Monothematic Delusion: A case of innocence from experience

Today’s post is written by Ema Sullivan-Bissett, who is a Lecturer in Philosophy at the University of Birmingham. Here she overviews her paper ‘Monothematic Delusion: A case of innocence from experience'.




Before taking up my current post as Lecturer in Philosophy, I was a Postdoc on Lisa Bortolotti’s AHRC project on the Epistemic Innocence of Imperfect Cognitions (2013-14). In that year we worked together in developing the notion of epistemic innocence, which we thought could be of use in thinking about the epistemic status of faulty cognitions. We understood a cognition as epistemically innocent when it (1) endows some significant epistemic benefit onto the subject (Epistemic Benefit Condition), which could not otherwise be had, because (2) alternative, less epistemically faulty cognitions are in some sense unavailable to her at that time (No Alternatives Condition).

As part of that project, we wrote two papers in which we put that notion to use in discussion of explanations of actions guided by implicit bias (Sullivan-Bissett 2015) and motivated delusions (Bortolotti 2015). Since then, a lot of work has been published which appeals to this notion, in particular, in discussions of delusions in schizophrenia (Bortolotti 2015), psychedelic states (Letheby 2015), social cognition (Puddifoot 2017), clinical memory distortions (Bortolotti and Sullivan-Bissett forthcoming), and false memory beliefs (Puddifoot and Bortolotti forthcoming).

In my paper I take a slightly different approach. I do not seek to extend the concept of epistemic innocence to monothematic delusions, I rather ask to whom would it matter if such states were epistemically innocent. In particular, if we find that monothematic delusions are (at least sometimes) good candidates for the status of epistemic innocence, to which theorists of monothematic delusion would this claim be open to? I focus on the debate on monothematic delusion formation, in particular, that between one- and two-factor empiricists. I argue for the rather surprising conclusion that a judgement of epistemic innocence is licensed by both of these types of theory (albeit via different routes). Thus we find in the notion of epistemic innocence a unifying feature of monothematic delusions.


According to one-factor theorists, monothematic delusions are formed on the basis of an anomalous experience, and any cognitive contribution to the delusion formation is not abnormal. Two-factor theorists take on the insight of the one-factor theory that anomalous experiences contribute to delusion formation, but they add that there is also an abnormal cognitive contribution.

The way some monothematic delusion meet the Epistemic Benefit condition on epistemic innocence does not distinguish between one- and two-factor empiricism. The epistemic benefits I identify as accruing to monothematic delusions are equally available to one- and two-factor theorists. These are apparent gap-filling and anxiety relief, both of which, I argue, contribute to epistemic functionality.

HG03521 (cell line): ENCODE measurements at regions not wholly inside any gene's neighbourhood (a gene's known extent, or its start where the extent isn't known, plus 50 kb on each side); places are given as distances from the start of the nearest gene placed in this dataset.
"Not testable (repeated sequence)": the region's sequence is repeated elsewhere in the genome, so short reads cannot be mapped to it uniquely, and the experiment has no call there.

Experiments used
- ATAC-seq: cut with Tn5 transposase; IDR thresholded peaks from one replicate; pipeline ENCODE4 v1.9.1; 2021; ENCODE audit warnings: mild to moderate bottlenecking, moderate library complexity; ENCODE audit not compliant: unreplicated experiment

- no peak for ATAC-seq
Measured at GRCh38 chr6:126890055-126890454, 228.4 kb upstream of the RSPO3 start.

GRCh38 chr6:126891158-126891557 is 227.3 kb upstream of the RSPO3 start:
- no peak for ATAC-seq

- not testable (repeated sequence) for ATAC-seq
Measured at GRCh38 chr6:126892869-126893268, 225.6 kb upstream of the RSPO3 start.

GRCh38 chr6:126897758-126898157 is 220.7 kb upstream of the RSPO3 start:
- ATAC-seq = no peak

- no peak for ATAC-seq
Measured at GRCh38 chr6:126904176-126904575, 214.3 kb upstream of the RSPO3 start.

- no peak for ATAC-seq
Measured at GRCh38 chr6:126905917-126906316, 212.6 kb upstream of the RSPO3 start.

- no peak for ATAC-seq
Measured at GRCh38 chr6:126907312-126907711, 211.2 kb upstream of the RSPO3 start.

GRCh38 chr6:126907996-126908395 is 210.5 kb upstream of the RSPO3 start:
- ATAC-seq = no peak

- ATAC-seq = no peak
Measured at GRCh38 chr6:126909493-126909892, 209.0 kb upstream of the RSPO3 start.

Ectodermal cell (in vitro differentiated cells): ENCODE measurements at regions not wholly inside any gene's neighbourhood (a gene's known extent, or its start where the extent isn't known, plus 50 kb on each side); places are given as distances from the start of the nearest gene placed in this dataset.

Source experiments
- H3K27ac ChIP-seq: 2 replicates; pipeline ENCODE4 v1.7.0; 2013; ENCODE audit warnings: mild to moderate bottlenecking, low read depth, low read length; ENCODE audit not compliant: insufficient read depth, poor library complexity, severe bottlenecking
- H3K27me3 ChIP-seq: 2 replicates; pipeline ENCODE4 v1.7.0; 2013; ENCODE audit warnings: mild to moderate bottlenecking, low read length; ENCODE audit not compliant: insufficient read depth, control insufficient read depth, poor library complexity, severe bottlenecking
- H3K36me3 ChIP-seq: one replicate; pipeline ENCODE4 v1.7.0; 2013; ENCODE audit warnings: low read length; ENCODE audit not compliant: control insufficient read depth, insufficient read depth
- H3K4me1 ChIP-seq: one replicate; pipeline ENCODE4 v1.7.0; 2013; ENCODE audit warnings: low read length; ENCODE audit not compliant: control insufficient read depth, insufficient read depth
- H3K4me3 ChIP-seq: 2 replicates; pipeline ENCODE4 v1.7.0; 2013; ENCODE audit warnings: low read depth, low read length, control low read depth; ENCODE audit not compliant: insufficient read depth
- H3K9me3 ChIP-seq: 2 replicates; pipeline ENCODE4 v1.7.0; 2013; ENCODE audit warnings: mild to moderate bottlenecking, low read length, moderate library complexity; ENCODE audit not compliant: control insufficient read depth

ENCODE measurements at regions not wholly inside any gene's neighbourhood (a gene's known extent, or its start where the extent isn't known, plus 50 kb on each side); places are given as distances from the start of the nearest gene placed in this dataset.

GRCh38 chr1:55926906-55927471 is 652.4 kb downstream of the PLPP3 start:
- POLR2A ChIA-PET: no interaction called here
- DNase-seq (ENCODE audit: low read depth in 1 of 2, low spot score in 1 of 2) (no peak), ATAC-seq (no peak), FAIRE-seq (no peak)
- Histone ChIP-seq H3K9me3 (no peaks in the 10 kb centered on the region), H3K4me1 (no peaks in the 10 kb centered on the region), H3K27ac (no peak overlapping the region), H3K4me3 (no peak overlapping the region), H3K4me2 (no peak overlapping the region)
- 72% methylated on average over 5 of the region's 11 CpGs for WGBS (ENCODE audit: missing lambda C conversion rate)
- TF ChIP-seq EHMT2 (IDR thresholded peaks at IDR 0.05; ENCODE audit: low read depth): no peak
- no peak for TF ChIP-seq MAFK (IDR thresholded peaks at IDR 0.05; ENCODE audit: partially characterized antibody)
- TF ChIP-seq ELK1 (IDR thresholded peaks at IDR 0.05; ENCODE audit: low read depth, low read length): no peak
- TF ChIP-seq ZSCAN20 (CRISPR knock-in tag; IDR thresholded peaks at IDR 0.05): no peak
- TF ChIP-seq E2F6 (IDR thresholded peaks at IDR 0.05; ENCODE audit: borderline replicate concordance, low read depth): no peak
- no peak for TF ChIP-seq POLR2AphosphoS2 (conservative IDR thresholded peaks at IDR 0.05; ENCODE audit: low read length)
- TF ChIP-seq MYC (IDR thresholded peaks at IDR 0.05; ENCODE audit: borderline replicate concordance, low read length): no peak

The difference in the way monothematic delusions warrant an appraisal of epistemic innocence depending on one’s preferred empiricist theory manifests in the way they meet the No Alternatives Condition. I argue that in a one-factor framework monothematic delusions meet this condition since alternative beliefs concerning the anomalous experience are unavailable due to being considered as explanatorily poor, or because they are motivationally unavailable (due to the anxiety relief given by the delusion).

In a two-factor framework, that these delusions meet No Alternatives Condition is easier to make out. This is because two-factor accounts are set up to explain—via a clinically significant reasoning bias or deficit—precisely why a delusion is adopted (or maintained) rather than an epistemically better belief. Matthew Broome says of the various biases two-factor theorists posit that they ‘…would likely act in limiting the amount of data gathered to support an explanation and thus end the search for meaning prior to potentially falsifying information being considered’ (Broome 2004: 37). Whatever the second factor is then, it will do the work of showing that monothematic delusions meet the No Alternatives Condition.

I conclude that a judgement of epistemic innocence to some monothematic delusions is one licensed by both one- and two-factor empiricists accounts of their formation. This is an important result since it means all parties can give a richer epistemic evaluation of monothematic delusions, and it also demonstrates the utility of the notion of epistemic innocence, even in the context of opposing views on delusion formation, views which may well be taken to diverge markedly on judgments of epistemic status. Of course, there is more to be said about epistemic innocence and monothematic delusion formation. In the paper though, I only sought to show that empiricists of various stripes can and should be part of that discussion.


 

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